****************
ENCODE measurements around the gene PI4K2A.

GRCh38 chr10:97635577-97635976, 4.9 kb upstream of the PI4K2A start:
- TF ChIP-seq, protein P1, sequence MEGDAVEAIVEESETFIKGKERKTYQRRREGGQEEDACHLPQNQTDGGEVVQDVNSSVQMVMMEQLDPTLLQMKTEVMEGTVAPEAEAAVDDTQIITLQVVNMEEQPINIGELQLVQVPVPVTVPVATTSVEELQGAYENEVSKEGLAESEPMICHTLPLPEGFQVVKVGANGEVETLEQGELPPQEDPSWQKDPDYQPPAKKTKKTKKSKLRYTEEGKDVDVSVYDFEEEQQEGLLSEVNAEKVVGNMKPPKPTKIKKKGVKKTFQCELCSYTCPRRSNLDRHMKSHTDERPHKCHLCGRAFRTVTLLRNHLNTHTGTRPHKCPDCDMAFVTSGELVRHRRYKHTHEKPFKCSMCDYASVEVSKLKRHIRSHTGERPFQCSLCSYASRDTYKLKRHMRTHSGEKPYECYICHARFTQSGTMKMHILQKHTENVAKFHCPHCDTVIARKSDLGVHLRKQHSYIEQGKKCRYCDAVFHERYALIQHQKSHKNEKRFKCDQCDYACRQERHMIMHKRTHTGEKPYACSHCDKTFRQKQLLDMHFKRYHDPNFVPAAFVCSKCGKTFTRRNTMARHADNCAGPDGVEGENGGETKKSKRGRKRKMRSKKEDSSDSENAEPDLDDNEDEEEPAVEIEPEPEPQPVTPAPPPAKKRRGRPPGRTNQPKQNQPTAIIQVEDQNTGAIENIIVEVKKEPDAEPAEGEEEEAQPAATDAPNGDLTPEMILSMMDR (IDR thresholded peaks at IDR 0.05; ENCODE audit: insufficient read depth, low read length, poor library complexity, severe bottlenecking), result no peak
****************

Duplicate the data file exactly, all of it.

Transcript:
ENCODE measurements around the gene PI4K2A.

GRCh38 chr10:97635577-97635976, 4.9 kb upstream of the PI4K2A start:
- TF ChIP-seq, protein P1, sequence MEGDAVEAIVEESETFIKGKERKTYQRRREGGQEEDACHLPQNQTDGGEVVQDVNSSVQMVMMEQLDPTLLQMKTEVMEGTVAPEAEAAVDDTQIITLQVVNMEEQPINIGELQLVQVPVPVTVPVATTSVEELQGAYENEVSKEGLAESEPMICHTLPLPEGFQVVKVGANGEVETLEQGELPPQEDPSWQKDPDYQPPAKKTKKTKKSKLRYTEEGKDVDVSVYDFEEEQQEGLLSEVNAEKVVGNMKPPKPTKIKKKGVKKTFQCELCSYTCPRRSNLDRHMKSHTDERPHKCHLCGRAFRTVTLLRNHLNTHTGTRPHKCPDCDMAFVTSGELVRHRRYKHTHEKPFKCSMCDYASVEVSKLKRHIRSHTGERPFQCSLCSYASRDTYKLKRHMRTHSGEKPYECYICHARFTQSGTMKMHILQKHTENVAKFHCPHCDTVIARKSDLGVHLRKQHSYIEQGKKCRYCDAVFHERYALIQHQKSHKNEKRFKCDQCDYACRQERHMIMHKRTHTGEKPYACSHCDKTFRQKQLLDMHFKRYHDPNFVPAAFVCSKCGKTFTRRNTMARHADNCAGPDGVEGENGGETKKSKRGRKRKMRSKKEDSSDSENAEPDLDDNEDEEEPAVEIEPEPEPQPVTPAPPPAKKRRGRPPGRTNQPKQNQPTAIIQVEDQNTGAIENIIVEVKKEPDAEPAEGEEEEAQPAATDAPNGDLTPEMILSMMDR (IDR thresholded peaks at IDR 0.05; ENCODE audit: insufficient read depth, low read length, poor library complexity, severe bottlenecking), result no peak